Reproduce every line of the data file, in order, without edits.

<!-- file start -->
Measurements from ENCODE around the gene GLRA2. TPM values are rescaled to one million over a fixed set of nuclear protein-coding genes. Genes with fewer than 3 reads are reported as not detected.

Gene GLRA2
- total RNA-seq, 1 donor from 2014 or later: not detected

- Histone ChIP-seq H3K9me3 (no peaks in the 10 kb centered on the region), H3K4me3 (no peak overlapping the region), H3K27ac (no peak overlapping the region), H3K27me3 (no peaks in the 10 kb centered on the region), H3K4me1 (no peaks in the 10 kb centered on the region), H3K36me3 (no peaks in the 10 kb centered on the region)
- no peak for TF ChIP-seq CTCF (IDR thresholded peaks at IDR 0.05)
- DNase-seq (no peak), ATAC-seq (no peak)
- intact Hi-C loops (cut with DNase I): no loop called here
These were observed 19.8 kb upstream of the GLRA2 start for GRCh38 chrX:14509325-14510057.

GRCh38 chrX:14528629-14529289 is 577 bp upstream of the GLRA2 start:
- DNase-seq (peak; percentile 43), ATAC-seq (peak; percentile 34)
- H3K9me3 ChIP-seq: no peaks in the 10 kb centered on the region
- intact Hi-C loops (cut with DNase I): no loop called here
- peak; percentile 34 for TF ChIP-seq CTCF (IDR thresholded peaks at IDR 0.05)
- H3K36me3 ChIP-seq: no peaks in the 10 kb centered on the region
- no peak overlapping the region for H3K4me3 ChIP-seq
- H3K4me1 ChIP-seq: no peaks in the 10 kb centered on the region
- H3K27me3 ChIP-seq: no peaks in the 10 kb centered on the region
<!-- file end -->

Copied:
Measurements from ENCODE around the gene GLRA2. TPM values are rescaled to one million over a fixed set of nuclear protein-coding genes. Genes with fewer than 3 reads are reported as not detected.

Gene GLRA2
- total RNA-seq, 1 donor from 2014 or later: not detected

- Histone ChIP-seq H3K9me3 (no peaks in the 10 kb centered on the region), H3K4me3 (no peak overlapping the region), H3K27ac (no peak overlapping the region), H3K27me3 (no peaks in the 10 kb centered on the region), H3K4me1 (no peaks in the 10 kb centered on the region), H3K36me3 (no peaks in the 10 kb centered on the region)
- no peak for TF ChIP-seq CTCF (IDR thresholded peaks at IDR 0.05)
- DNase-seq (no peak), ATAC-seq (no peak)
- intact Hi-C loops (cut with DNase I): no loop called here
These were observed 19.8 kb upstream of the GLRA2 start for GRCh38 chrX:14509325-14510057.

GRCh38 chrX:14528629-14529289 is 577 bp upstream of the GLRA2 start:
- DNase-seq (peak; percentile 43), ATAC-seq (peak; percentile 34)
- H3K9me3 ChIP-seq: no peaks in the 10 kb centered on the region
- intact Hi-C loops (cut with DNase I): no loop called here
- peak; percentile 34 for TF ChIP-seq CTCF (IDR thresholded peaks at IDR 0.05)
- H3K36me3 ChIP-seq: no peaks in the 10 kb centered on the region
- no peak overlapping the region for H3K4me3 ChIP-seq
- H3K4me1 ChIP-seq: no peaks in the 10 kb centered on the region
- H3K27me3 ChIP-seq: no peaks in the 10 kb centered on the region